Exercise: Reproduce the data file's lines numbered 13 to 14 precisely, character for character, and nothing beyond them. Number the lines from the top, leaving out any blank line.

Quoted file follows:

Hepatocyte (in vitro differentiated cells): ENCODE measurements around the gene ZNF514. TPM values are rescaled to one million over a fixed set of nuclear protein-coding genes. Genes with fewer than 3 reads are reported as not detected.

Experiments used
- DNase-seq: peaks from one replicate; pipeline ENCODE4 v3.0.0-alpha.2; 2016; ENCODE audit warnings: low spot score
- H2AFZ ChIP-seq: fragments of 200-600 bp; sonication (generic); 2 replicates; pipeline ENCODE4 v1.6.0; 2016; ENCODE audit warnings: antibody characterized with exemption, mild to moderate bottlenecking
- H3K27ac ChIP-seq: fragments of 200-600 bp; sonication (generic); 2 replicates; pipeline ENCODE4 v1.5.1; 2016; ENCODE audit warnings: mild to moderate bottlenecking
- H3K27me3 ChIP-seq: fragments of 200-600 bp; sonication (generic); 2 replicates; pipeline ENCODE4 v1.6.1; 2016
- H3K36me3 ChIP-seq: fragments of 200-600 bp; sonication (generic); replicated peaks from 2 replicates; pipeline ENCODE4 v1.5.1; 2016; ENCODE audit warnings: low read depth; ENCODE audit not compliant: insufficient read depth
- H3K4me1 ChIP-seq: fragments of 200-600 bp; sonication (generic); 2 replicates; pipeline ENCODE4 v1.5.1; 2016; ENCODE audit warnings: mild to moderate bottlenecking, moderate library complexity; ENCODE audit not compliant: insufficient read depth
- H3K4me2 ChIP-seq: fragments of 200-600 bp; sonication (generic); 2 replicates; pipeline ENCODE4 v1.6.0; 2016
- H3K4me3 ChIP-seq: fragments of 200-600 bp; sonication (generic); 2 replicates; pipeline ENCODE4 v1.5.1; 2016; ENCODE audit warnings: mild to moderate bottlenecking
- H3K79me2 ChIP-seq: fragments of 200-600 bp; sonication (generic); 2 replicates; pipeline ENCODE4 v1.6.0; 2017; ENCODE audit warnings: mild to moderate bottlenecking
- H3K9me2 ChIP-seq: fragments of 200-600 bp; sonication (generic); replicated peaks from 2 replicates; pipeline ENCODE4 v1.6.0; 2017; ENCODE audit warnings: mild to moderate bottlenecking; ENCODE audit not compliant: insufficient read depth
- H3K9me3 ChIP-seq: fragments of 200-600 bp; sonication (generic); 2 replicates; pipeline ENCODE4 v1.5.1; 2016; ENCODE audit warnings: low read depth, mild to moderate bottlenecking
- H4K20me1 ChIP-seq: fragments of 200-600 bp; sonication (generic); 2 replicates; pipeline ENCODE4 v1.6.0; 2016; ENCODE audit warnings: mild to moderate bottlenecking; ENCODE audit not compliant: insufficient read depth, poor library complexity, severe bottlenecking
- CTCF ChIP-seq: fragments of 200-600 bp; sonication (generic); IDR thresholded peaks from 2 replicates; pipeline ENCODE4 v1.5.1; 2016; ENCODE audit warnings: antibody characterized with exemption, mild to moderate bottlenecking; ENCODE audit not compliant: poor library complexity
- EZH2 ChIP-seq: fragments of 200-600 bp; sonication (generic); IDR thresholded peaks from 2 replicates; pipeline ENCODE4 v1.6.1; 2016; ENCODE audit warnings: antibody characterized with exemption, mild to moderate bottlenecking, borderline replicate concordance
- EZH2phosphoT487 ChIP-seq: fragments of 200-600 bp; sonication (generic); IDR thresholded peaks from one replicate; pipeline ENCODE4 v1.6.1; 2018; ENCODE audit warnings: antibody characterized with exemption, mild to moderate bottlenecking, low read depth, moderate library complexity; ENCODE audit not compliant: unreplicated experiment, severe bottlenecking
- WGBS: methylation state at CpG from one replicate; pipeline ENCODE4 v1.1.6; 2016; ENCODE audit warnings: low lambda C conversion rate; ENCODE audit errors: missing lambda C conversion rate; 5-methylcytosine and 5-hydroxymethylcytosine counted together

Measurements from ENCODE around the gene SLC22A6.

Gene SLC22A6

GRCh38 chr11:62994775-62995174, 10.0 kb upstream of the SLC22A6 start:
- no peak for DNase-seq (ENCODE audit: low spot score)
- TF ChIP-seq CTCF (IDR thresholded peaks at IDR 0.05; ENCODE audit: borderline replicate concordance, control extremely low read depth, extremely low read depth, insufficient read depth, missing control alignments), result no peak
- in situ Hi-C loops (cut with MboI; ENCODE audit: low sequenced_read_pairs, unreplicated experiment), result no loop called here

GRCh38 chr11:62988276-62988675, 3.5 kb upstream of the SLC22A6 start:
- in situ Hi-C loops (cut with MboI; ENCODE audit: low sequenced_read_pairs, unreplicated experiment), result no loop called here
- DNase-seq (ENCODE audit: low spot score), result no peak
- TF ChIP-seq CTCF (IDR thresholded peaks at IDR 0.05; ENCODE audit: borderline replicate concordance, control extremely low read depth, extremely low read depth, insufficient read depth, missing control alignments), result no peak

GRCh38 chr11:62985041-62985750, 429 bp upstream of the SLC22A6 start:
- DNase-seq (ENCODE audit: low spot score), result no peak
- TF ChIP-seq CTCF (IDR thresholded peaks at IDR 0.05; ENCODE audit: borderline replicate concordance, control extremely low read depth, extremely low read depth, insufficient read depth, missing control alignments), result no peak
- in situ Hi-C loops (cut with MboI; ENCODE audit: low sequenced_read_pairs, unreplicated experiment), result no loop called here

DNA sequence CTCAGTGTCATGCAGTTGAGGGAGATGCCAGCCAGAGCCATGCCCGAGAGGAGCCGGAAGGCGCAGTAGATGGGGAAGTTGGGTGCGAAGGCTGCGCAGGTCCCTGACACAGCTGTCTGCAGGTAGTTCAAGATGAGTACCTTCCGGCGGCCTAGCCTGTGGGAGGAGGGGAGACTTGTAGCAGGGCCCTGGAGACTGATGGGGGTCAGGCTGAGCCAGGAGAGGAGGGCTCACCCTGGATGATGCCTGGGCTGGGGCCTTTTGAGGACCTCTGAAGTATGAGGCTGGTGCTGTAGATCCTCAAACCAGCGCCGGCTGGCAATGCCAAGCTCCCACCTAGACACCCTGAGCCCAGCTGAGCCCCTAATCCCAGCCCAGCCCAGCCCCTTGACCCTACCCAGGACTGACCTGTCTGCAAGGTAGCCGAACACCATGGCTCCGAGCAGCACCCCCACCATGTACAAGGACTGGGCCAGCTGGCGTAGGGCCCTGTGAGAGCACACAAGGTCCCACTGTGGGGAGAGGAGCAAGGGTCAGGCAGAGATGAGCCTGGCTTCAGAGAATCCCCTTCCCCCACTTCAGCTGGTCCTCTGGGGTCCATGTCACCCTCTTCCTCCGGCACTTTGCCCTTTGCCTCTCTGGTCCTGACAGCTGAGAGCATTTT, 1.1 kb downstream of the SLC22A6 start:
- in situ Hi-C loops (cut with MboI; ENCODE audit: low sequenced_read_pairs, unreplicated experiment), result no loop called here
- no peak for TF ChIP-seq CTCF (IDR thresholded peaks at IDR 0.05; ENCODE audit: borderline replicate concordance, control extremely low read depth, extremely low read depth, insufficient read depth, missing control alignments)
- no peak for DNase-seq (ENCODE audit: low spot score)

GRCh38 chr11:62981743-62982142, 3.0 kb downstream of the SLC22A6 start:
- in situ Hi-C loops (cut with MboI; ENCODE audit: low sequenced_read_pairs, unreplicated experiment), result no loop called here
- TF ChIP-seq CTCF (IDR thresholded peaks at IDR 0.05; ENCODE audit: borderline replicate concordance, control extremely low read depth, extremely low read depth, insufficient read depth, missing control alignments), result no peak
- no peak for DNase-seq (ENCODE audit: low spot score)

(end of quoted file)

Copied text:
- H3K9me3 ChIP-seq: fragments of 200-600 bp; sonication (generic); 2 replicates; pipeline ENCODE4 v1.5.1; 2016; ENCODE audit warnings: low read depth, mild to moderate bottlenecking
- H4K20me1 ChIP-seq: fragments of 200-600 bp; sonication (generic); 2 replicates; pipeline ENCODE4 v1.6.0; 2016; ENCODE audit warnings: mild to moderate bottlenecking; ENCODE audit not compliant: insufficient read depth, poor library complexity, severe bottlenecking